Years ago, I followed and read everything written by an esoteric, deep value manager named Murray Stahl of Horizon Kinetics. I found his contrarian and independent voice refreshing in the sea of closet-indexers paying to play on the wirehouse platform. In the summer of 2008, just before the carnage of the Great Financial Crisis, I attended a small meeting with Stahl’s partner, Steven Bregman at their Park Avenue South offices. I took a group of brokers there to learn about their core value strategy.
I remember Bregman defending large positions in financial firms. His theory was that the mortgage market was not big enough to take down the banks. He was dead wrong of course. Banks levered mortgages 30-to-1 and repackaged them in to collateralized debt obligations. Their capital structure relied heavily on overnight paper, meaning a loss of confidence spelled bankruptcy. Shortly thereafter, I left the brokerage world and haven’t thought much about Stahl or Bregman since.
Despite the bad call on the banks, Bregman and Stahl are two active managers I respect. They are not afraid to take big positions and have conviction in their decisions. So, I was pleasantly surprised when the CFA Society of Louisiana booked a speaker from Horizon Kinetics, Peter Doyle, a third co-founder of the firm, to talk about cryptocurrency. Why did a deep value asset manager launch a crypto fund?
It turns out, Steven Bregman read Satoshi Nakamoto’s white paper on Bitcoin in 2010 and was immediately convinced it was a revolutionary idea, with implications far greater even than the creation of the internet. He walked across the hall, and explained the white paper in plain English to his partner Peter Doyle, who bought his first Bitcoin that very day. His immediate, visceral reaction to Bitcoin, sparked my interest.
If you’re a crypto-novice, I highly recommend listening to Patrick O’Shaughnessy’s three-part podcast series. It is a thorough and decent introduction. I don’t claim to know more than the basics on cryptocurrencies, and I’m sure some of you will reach out to me to tell me what I got wrong in this post. But I do know that investment professionals need to be aware of what is going in on this space. Look no further than the CFA Institute adding crypto to their exam curriculum for proof.
Here are a few key takeaways from Doyle’s presentation. He never got to the formal presentation because after a brief introduction he took questions from the audience for over an hour. It was an engaging and informative session.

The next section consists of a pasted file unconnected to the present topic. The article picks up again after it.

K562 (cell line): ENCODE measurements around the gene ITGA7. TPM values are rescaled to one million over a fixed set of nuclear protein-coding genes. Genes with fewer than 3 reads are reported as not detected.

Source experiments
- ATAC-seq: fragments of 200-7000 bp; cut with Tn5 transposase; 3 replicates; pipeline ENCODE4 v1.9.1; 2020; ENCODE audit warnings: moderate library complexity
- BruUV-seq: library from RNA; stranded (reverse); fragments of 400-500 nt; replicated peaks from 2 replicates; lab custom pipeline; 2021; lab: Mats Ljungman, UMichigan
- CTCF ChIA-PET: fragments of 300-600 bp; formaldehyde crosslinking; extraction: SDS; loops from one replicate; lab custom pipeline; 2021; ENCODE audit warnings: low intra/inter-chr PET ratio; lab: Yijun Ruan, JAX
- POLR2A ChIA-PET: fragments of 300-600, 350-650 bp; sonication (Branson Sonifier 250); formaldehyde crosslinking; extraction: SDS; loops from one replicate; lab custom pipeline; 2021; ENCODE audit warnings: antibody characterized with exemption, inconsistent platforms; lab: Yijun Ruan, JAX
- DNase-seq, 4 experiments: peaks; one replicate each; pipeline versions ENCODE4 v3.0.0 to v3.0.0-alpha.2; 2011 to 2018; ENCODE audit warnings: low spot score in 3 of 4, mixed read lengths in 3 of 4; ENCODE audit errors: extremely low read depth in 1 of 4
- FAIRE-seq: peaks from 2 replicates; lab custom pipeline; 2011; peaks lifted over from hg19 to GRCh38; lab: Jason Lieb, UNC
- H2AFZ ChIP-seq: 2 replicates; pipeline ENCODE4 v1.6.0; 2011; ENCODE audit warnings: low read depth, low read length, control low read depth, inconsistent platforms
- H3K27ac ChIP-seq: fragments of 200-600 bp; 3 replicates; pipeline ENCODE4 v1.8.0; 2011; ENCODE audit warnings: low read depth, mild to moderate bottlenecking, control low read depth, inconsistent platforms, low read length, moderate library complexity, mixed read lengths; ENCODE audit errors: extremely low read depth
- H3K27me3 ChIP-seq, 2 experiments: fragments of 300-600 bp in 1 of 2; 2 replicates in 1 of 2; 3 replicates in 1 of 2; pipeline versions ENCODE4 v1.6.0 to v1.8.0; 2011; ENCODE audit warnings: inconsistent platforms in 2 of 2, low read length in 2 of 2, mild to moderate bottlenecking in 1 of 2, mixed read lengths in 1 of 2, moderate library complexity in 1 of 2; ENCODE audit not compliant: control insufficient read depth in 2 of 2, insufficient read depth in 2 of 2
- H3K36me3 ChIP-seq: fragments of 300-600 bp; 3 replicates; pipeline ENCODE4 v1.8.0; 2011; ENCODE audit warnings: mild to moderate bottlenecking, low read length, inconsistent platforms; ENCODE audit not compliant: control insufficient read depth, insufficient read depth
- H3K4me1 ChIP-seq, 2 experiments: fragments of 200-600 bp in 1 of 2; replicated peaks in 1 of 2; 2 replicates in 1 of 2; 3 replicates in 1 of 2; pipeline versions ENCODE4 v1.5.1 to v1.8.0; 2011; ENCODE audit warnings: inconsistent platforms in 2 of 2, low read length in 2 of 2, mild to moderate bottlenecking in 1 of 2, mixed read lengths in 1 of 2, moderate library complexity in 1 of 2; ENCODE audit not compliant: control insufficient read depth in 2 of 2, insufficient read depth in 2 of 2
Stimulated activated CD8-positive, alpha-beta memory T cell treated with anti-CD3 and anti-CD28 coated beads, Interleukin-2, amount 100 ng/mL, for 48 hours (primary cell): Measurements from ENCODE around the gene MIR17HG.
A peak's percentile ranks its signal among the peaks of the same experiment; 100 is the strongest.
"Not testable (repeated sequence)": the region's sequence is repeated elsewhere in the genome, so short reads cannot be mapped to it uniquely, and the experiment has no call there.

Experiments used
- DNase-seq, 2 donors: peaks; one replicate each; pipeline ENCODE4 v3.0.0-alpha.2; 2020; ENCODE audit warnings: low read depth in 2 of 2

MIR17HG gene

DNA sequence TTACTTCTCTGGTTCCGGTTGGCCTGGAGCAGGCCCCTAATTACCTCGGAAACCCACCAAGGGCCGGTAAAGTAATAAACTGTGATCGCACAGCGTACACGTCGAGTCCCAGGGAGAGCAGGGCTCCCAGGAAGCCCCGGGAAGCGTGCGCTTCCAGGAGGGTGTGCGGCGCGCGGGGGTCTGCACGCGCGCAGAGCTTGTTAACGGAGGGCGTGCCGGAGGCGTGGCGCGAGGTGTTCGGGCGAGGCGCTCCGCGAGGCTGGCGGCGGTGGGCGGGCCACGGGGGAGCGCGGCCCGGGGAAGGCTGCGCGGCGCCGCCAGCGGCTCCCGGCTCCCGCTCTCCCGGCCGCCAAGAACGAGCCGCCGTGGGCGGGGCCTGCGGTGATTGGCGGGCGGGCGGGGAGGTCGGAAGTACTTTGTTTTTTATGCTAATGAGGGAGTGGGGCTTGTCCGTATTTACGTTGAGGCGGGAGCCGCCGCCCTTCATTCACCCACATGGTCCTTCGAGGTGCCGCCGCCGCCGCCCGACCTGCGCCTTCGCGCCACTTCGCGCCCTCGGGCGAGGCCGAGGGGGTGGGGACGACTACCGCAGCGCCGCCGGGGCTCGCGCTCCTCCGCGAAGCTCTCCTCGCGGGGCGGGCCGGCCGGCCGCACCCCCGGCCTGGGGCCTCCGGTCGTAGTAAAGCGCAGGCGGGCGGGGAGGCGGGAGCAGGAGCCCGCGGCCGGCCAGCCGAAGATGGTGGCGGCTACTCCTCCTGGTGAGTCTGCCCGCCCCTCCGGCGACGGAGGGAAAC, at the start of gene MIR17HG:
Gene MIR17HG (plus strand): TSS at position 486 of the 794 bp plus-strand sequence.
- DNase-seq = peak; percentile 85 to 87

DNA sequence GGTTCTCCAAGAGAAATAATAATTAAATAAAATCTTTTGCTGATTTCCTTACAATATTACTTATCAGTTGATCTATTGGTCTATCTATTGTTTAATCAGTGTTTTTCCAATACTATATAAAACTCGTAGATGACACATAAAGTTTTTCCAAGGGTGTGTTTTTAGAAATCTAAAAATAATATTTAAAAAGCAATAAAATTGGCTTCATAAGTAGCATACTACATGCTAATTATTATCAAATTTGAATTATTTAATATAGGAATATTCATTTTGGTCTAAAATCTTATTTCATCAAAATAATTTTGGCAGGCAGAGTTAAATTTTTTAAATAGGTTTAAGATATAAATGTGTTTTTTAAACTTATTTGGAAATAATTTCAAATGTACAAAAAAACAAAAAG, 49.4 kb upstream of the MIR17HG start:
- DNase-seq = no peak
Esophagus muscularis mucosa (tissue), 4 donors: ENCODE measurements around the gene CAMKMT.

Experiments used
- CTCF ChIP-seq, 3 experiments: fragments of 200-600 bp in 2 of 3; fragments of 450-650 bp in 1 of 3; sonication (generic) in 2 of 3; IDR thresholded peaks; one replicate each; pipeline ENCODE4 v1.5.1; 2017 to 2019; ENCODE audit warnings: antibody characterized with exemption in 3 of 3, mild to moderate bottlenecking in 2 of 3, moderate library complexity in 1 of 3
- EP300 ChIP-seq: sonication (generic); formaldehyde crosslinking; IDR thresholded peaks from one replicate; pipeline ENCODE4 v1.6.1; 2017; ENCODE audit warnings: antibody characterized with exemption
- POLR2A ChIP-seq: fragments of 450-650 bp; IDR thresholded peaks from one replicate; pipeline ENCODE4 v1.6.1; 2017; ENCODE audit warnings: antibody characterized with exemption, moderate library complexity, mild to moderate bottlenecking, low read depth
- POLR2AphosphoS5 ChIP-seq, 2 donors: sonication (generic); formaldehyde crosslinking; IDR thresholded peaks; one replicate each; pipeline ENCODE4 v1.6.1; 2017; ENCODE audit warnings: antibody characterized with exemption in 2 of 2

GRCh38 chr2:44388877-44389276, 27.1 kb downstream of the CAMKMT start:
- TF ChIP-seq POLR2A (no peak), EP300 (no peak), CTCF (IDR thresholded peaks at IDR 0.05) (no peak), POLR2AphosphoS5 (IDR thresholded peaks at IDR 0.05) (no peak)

- Doyle views the core use for blockchain as removing the middleman from financial transactions. Since transactions on the blockchain are publicly stored on millions of computers, there will be no need to confirm the ownership of assets. One example he gave is title insurance for real estate. There would be no need for title insurance if real estate transactions are recorded on the blockchain. I see an opportunity to create massive efficiencies in recording the ownership of financial securities. It takes 3-5 business days to transfer securities from one financial firm to another. With blockchain, this could happen instantaneously.
- Doyle’s investment case for Bitcoin is scarcity. There will be only 21 million Bitcoin once they are all mined. Once the applications for its blockchain technology start to move the needle, demand will be high. Of course, there is no guarantee Bitcoin will be the cryptocurrency we all use.
- An estimated 4 million Bitcoin are probably lost forever. Early miners discarded their old computers or other electronic storage devices or lost the passkeys. These can never be recovered.
- 98% of Coinbase’s Bitcoin is stored offline, so only 2% is at risk to a hack of their platform. They store the majority of their Bitcoin and other cryptocurrencies in “cold storage” – removed from the network with the two passkeys in separate vaults. The Bitcoin blockchain has never been hacked, but exchange services and personal devices have.
- Remember when JPMorgan CEO Jamie Dimon labeled Bitcoin a fraud? Last month, the back announced the rollout of its own cryptocurrency. The big banks see the implication of their removal as middleman from financial transactions, so they are creating competing technology that will move money faster to avoid customer attrition.
- Doyle believes we are in the pre-game, not early innings. He compares where we are today to the creation of the first email program in 1972. It took 25 years for email to become a ubiquitous. Technology moves much faster today.
This is a quote from a Horizon research brief:
It is so rare in one’s lifetime to be a conscious observer at or somewhere near the tipping point of an incipient technology that has already demonstrated proof of concept, is being used in practice by the public, but which has yet to truly become a public phenomenon. Similarly, there might today be about 4 million people in the world who use cryptocurrency. In practical economic and market impact terms that number is irrelevant from the point of view of global currency transfers – as irrelevant as the fact that 4 million people were using the internet was to the world of accessing and sharing information in 1994.
Doyle’s case is compelling, but it is worth noting that there is no place to custody cryptocurrency assets. The risk is akin to holding physical cash in safe in your home. Someone could steal the safe. This is a major barrier for fiduciary advisors recommending Bitcoin to their clients. Doyle’s plea to us at lunch – take an amount of money you would be willing to lose and buy a little Bitcoin. Personally, I’m still on the sidelines.